The week of September 4-10 takes us from the end of Day 13 through Day 19. This week we will highlight the crater Riccioli, visible on Monday night, and discuss libration.
Riccioli: [NW/K2] Because this crater is close to the western limb of the Moon, it’s best observed during a favorable libration (which will be the case on Monday – see below for a discussion on libration). Riccioli is discussed here primarily because of its historical significance. However, ejecta from the magnificent Orientale basin (located just around the southwest limb of the Moon in the L-M libration zone on your Field Map) landed in Riccioli and you can see some of the dark covering of lava that resurfaced Riccioli’s floor in the northern half of its interior.
Giovanni Battista Riccioli (1598-1671) was an Italian Jesuit priest and astronomer who created a system of nomenclature for lunar features that is still in use today. Riccioli was also the first person to discover a binary star, Mizar in Ursa Major1. It is perhaps indicative of his own sense of self-importance that the crater Riccioli, which he named after himself, is larger than the magnificent craters Copernicus2, Kepler, and Tycho.
Libration: Because of something called locked rotation, the Moon always keeps the same face pointed towards the Earth. As a result, we never see the far side of the Moon (sometimes incorrectly called “the dark side.”)3 However, although at any one time we can only see 50% of the Moon’s surface, we actually are able to see 59% of the Moon because of a phenomenon called libration, the apparent back-and-forth wobble of the Moon that can be observed from month to month, even by the naked eye. The term comes from a Latin word meaning “a rocking movement” around a point of balance. (Notice the etymological connection with the constellation Libra, “the Scales,” a device that weighs things by rocking back and forth.) There are three types of libration: in latitude, in longitude, and diurnal. Contrary to popular belief, the Moon does not actually rock back and forth. All of these movements are an illusion.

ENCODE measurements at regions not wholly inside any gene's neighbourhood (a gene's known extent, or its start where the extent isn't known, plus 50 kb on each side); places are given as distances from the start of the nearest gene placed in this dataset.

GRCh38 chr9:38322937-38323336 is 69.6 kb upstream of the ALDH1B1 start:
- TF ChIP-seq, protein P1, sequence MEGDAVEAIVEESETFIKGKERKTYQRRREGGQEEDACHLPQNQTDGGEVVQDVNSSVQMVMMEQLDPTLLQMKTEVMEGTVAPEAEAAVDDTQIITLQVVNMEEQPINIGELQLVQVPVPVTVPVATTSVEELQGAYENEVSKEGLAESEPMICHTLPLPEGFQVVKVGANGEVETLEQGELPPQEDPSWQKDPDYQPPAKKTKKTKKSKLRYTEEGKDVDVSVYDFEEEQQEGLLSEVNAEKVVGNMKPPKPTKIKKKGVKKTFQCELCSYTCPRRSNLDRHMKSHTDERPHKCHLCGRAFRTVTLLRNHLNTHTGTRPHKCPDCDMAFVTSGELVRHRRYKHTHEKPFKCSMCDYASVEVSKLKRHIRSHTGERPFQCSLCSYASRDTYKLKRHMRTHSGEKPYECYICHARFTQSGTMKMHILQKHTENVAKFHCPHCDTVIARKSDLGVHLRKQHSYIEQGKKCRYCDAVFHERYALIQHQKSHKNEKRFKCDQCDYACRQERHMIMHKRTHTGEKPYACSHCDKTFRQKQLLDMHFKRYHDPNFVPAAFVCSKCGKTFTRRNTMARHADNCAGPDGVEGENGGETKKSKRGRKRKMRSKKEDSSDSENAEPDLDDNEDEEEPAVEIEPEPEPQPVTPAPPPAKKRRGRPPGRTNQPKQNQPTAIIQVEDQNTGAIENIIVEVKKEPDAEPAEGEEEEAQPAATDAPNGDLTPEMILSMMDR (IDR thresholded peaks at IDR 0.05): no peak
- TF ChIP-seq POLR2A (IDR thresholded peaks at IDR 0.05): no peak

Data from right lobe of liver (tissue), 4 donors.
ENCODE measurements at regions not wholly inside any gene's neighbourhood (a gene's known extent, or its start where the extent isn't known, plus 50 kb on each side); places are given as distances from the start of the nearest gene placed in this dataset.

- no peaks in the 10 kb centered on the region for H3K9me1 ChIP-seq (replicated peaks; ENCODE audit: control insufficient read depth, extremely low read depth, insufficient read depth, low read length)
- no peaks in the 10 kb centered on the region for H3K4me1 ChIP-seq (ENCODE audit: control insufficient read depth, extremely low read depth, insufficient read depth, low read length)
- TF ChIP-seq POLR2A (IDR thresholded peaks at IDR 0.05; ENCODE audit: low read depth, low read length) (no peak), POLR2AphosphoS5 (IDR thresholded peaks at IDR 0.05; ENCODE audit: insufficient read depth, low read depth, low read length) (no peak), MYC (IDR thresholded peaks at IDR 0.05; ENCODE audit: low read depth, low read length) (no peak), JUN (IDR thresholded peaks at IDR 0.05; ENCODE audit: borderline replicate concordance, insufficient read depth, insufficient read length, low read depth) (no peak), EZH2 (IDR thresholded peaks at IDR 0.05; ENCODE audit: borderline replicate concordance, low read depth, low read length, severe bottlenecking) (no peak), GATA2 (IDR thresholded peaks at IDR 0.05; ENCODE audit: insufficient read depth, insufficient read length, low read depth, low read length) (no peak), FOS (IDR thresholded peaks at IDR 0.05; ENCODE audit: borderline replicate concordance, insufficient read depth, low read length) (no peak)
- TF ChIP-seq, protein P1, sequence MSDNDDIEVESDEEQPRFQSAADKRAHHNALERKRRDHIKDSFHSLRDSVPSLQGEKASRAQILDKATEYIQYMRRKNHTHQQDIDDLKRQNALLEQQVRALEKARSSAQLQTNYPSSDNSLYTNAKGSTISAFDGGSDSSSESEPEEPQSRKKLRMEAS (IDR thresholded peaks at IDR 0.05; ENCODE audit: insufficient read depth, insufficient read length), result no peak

Libration in latitude is caused by the fact that the Moon is tilted on its axis by about 6½°. This means that as the Moon travels around the Earth, at one point we can see a little over the top of the Moon’s north pole, and two weeks later we can see a little underneath the south pole. Notice that the Moon itself has not actually tilted, we’ve merely waited two weeks for the Moon to move to the other side of the Earth, allowing us to see a little bit underneath its south pole.
Libration in longitude is a result of the Moon’s orbit being an ellipse. Because the Moon dutifully obeys Kepler’s Three Laws of Planetary Motion, at perigee (its closest point to the Earth) it travels around the Earth more quickly, and at apogee (its farthest point) its orbital speed slows down. However, as it approaches these two points, the Moon’s speed of rotation on its axis remains constant; only its speed of revolution around the Earth changes.
Think of the Moon as a tennis ball that you’ve just bounced against the floor in slow motion and that has a slow, steady spin on its axis. At its highest point (apogee) it actually comes to a stop before returning towards the Earth. However, while it’s hanging in space, the ball (i.e., the Moon) continues to spin slowly on its axis at the same speed, thereby allowing you to peek a little farther around its western “edge.” Now when the Moon zooms past the Earth at perigee at a faster clip, because its speed of rotation remains constant, we can now see farther around its eastern limb.